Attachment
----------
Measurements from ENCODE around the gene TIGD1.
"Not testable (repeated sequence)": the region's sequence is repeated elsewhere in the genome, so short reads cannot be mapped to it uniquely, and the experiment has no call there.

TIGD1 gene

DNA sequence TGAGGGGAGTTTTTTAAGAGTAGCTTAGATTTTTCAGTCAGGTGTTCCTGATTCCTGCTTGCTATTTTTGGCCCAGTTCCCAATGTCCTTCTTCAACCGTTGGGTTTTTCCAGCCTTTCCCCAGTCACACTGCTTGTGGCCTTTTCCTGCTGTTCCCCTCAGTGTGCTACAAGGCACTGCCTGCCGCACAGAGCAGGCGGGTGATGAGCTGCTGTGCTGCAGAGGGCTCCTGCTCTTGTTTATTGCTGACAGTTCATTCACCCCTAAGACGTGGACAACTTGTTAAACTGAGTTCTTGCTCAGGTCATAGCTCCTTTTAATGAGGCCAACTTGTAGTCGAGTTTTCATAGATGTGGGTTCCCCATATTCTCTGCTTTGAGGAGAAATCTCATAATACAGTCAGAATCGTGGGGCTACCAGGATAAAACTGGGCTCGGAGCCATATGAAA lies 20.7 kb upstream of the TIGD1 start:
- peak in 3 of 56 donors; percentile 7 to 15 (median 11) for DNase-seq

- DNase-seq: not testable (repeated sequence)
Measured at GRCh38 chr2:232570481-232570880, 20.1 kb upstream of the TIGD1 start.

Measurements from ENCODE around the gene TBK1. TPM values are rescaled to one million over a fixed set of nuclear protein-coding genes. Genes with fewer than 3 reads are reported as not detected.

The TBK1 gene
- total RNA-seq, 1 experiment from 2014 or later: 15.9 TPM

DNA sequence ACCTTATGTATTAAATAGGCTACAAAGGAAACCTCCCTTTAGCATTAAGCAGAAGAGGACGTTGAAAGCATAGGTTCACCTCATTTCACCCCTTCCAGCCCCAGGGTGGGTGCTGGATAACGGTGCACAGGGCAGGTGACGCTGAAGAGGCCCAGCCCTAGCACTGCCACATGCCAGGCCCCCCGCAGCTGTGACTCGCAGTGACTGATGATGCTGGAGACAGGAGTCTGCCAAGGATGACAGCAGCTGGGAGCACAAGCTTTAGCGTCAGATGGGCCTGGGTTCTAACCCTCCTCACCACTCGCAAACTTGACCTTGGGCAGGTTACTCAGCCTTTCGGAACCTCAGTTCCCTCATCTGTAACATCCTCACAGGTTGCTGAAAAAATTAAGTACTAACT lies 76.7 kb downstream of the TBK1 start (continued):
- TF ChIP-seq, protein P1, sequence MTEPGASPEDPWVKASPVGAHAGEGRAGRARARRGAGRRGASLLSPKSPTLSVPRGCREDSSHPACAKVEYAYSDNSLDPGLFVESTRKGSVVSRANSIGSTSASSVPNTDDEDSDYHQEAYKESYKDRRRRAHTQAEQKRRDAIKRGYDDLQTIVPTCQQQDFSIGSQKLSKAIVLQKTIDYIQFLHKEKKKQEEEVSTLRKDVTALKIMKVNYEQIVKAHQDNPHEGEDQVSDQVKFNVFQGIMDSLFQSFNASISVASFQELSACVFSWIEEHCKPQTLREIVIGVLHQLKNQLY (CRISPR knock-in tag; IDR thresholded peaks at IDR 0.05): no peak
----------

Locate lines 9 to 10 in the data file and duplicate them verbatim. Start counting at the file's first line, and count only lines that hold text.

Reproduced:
The TBK1 gene
- total RNA-seq, 1 experiment from 2014 or later: 15.9 TPM